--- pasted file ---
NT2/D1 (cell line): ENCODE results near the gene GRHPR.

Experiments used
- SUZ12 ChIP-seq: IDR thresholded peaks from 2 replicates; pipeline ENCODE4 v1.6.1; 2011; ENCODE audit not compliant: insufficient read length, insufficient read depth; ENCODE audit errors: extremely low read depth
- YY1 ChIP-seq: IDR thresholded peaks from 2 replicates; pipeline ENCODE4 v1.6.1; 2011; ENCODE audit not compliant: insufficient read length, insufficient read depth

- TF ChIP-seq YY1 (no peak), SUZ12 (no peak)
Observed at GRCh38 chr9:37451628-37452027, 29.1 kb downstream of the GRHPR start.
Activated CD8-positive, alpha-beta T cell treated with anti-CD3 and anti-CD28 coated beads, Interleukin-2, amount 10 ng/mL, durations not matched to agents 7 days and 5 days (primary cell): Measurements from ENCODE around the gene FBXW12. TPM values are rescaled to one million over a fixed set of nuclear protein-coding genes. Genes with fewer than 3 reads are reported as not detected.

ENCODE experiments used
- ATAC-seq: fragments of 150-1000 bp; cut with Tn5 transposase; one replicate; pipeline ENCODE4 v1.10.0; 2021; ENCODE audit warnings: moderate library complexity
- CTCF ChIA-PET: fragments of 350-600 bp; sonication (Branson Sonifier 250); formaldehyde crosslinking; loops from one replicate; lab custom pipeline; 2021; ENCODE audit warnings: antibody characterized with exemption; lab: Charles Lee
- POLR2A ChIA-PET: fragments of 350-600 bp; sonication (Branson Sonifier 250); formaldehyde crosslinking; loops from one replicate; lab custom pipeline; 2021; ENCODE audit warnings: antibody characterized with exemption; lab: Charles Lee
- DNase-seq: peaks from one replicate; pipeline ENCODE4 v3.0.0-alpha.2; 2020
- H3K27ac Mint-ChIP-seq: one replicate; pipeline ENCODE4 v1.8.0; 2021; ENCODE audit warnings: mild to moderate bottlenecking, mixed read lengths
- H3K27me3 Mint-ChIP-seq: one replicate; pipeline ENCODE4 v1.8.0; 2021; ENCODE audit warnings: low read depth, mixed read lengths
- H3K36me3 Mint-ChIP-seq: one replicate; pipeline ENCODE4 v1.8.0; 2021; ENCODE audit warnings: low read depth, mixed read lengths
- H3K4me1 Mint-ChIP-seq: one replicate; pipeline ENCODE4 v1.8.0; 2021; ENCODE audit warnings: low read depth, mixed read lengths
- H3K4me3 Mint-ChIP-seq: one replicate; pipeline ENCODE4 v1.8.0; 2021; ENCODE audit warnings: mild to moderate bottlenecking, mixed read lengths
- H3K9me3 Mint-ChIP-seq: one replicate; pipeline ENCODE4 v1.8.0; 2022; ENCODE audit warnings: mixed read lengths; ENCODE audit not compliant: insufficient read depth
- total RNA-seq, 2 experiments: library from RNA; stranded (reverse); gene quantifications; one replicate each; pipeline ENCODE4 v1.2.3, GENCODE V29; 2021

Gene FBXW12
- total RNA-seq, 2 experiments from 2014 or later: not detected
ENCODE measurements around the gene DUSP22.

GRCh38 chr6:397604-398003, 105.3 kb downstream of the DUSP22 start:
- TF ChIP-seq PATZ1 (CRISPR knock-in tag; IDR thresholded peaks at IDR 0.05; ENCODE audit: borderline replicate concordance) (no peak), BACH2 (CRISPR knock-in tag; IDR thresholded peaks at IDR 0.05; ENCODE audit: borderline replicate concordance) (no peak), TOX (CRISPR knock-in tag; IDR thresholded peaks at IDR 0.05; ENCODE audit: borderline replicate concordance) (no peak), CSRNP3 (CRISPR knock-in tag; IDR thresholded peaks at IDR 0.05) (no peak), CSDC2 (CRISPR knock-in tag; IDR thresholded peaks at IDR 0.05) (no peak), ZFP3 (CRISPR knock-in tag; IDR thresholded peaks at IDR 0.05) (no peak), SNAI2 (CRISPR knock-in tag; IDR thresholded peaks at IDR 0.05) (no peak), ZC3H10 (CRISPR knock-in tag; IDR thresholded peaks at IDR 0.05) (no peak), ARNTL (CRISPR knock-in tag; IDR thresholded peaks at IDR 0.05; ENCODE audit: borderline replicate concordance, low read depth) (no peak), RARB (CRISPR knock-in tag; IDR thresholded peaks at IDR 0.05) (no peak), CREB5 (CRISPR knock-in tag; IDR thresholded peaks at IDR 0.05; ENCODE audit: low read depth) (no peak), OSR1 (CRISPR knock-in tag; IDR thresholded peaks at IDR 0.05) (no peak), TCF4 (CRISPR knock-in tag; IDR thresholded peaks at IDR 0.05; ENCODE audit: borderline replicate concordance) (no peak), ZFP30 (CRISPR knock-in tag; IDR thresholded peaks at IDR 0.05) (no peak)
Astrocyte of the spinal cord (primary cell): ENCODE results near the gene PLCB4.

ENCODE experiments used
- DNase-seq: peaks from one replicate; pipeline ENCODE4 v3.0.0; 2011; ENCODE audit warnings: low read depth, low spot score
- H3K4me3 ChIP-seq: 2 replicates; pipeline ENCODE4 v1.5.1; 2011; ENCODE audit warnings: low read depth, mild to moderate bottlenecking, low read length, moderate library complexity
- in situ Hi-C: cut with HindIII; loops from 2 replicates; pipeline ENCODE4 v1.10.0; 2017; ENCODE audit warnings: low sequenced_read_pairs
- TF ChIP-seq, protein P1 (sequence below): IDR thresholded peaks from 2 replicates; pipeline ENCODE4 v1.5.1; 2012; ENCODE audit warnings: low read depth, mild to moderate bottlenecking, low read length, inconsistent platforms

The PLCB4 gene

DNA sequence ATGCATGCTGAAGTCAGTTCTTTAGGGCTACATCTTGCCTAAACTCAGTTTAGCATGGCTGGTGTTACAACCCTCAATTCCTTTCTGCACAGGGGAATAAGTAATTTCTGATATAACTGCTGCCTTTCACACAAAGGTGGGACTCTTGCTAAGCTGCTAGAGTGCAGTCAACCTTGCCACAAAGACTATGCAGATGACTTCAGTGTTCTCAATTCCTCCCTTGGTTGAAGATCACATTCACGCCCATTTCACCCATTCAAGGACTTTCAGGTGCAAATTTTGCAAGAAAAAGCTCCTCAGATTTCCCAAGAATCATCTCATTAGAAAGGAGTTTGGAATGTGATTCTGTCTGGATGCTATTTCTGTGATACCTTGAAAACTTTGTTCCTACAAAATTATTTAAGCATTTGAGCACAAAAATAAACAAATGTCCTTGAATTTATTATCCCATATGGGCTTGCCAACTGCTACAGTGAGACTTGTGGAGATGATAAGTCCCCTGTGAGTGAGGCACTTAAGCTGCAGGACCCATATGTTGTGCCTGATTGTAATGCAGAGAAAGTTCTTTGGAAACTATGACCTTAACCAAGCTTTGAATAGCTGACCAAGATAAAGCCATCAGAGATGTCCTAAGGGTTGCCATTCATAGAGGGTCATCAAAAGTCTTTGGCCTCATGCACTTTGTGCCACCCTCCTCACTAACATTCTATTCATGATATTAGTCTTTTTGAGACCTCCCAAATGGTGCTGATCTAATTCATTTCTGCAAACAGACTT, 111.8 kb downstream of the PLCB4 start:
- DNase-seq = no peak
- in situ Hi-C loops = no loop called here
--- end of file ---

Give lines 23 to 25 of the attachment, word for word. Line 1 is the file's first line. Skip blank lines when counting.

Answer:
GRCh38 chr6:397604-398003, 105.3 kb downstream of the DUSP22 start:
- TF ChIP-seq PATZ1 (CRISPR knock-in tag; IDR thresholded peaks at IDR 0.05; ENCODE audit: borderline replicate concordance) (no peak), BACH2 (CRISPR knock-in tag; IDR thresholded peaks at IDR 0.05; ENCODE audit: borderline replicate concordance) (no peak), TOX (CRISPR knock-in tag; IDR thresholded peaks at IDR 0.05; ENCODE audit: borderline replicate concordance) (no peak), CSRNP3 (CRISPR knock-in tag; IDR thresholded peaks at IDR 0.05) (no peak), CSDC2 (CRISPR knock-in tag; IDR thresholded peaks at IDR 0.05) (no peak), ZFP3 (CRISPR knock-in tag; IDR thresholded peaks at IDR 0.05) (no peak), SNAI2 (CRISPR knock-in tag; IDR thresholded peaks at IDR 0.05) (no peak), ZC3H10 (CRISPR knock-in tag; IDR thresholded peaks at IDR 0.05) (no peak), ARNTL (CRISPR knock-in tag; IDR thresholded peaks at IDR 0.05; ENCODE audit: borderline replicate concordance, low read depth) (no peak), RARB (CRISPR knock-in tag; IDR thresholded peaks at IDR 0.05) (no peak), CREB5 (CRISPR knock-in tag; IDR thresholded peaks at IDR 0.05; ENCODE audit: low read depth) (no peak), OSR1 (CRISPR knock-in tag; IDR thresholded peaks at IDR 0.05) (no peak), TCF4 (CRISPR knock-in tag; IDR thresholded peaks at IDR 0.05; ENCODE audit: borderline replicate concordance) (no peak), ZFP30 (CRISPR knock-in tag; IDR thresholded peaks at IDR 0.05) (no peak)
Astrocyte of the spinal cord (primary cell): ENCODE results near the gene PLCB4.